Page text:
They think I’m going to give them a homework assignment (which I might). They think I’ll give them a book to read or some activity to do after our session (which I might). They think that they might be able to think their way into this one (which they can’t).
I say: “You start right here.”
And we do.
I guide them towards themselves in the very moment we are in. I guide them to soften. I guide them to expand their capacity for their own experience. I guide them to welcome all of themselves to the embrace, not just what’s pretty or palatable. I guide them to set down judgement and to listen for and offer whatever their spirit and heart are aching for.
Here’s the key: we do it right here and now.
Want to give it a go?
Place your one hand on your heart and the other on your belly.
Take a breath.
Ask: “Darling, what haven’t I made enough space for? What part of our or your experience do you need me to allow to just be?”
Ask “Sweetheart, what do you need to hear from me? How do you need me to gaze back to you in the mirror?”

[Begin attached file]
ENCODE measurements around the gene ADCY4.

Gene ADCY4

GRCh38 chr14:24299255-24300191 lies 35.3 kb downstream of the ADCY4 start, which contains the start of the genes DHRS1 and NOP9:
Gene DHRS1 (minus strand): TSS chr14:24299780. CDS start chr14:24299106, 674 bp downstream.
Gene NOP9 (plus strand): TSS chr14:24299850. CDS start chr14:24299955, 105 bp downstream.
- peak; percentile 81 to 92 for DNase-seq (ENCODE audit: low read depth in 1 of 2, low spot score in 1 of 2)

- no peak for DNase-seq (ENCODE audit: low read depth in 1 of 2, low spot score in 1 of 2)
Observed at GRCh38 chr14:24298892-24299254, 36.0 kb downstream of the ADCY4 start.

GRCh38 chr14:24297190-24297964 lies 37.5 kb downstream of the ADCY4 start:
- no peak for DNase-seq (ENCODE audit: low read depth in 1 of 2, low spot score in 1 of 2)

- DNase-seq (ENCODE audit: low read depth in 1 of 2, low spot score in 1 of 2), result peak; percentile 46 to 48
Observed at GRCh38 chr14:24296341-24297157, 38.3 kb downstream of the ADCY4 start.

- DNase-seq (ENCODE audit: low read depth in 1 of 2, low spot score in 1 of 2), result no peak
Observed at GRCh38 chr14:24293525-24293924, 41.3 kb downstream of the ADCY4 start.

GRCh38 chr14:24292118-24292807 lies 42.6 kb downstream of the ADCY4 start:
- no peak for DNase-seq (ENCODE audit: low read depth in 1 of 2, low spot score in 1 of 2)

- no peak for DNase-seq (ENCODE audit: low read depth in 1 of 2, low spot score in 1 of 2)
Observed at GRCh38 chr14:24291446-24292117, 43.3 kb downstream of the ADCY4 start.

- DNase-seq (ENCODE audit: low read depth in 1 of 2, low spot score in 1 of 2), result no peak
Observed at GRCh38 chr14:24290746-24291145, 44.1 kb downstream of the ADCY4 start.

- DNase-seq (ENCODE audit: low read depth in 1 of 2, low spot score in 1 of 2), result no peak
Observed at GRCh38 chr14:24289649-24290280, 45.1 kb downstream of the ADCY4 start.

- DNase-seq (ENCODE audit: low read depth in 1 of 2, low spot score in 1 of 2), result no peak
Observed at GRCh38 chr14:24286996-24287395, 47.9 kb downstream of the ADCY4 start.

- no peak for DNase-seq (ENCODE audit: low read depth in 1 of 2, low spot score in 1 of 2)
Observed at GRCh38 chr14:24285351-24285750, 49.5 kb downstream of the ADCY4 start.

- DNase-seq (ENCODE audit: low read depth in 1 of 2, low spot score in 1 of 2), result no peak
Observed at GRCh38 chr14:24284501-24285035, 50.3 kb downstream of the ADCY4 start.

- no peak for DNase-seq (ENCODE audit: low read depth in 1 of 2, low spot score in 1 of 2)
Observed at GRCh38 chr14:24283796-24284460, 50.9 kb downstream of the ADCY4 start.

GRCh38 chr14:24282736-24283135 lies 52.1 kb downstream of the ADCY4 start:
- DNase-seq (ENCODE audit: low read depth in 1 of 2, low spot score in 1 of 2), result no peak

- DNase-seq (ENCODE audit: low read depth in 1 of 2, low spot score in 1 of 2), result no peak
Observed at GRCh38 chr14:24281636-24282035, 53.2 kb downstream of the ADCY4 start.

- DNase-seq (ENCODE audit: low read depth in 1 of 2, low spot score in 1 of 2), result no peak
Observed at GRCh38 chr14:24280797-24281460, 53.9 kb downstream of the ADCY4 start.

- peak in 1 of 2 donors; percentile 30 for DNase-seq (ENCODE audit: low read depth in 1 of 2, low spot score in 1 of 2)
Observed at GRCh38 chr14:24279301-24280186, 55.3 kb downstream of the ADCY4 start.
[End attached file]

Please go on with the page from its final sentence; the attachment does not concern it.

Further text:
Ask: “My love, I want you to feel seen and embraced, with that in mind, what can I offer you ?”
Ask: “Cookie, where can the warmth and light of my love melt away any shame or fear you might be feeling?”
Feel your hand over your beating heart.
Feel the warmth of your skin.
Feel your place in family of humans, all trying to do their best to find safety, love, belonging, relief, and peace.
In every moment, especially this one, we can practice standing in kind relationship to ourselves. Emphasis on the word ‘practice’.
Posted December 1, 2014
I want to share with you some thoughts I’ve been having lately about the waning paradigm of the hungry woman, about the difference between hungry women and Well-fed Woman, and about why I created Feast.
It’s not often I do a video blog, but try as I might to channel these thoughts through my keyboard this week I could not.
Before you watch, there are some unnecessary qualifiers I feel compelled to make: